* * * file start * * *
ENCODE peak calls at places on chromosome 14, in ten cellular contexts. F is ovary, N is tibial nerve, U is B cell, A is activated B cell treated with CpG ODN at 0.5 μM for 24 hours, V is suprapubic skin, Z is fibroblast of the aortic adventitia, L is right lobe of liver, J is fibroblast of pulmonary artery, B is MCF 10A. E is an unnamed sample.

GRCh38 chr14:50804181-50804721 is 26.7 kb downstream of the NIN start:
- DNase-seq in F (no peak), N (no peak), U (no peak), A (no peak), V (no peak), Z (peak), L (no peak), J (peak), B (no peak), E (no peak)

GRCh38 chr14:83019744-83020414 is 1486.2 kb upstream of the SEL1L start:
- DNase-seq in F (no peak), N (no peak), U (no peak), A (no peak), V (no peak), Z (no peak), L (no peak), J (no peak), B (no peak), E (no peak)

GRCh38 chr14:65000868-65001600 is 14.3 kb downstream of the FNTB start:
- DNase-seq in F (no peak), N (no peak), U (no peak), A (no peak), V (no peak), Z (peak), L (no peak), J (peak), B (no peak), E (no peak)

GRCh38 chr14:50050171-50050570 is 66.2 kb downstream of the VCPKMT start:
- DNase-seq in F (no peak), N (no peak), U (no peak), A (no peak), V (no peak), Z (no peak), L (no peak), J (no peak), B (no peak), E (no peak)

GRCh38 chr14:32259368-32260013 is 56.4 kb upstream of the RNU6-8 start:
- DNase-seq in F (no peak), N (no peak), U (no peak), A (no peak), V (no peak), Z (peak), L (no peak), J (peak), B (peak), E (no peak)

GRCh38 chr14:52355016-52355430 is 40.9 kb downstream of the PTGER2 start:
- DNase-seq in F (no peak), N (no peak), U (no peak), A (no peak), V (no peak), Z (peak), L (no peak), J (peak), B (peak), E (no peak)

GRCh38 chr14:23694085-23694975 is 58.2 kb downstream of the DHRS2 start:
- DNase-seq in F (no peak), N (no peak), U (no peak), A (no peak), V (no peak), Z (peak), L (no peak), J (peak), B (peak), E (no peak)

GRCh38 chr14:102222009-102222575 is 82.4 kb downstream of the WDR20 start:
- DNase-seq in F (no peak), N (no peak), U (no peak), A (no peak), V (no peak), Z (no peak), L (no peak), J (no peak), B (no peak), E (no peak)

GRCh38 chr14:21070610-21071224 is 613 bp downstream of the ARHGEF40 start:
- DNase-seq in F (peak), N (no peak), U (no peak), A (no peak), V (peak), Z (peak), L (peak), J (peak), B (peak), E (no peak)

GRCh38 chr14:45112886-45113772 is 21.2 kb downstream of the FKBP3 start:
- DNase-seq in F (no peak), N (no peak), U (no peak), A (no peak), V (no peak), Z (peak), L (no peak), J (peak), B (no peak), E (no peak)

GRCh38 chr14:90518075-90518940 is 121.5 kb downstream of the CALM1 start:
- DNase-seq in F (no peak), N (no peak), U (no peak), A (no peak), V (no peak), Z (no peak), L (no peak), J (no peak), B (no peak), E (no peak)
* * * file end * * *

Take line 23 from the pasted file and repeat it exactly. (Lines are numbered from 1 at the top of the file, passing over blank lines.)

- DNase-seq in F (no peak), N (no peak), U (no peak), A (no peak), V (no peak), Z (no peak), L (no peak), J (no peak), B (no peak), E (no peak)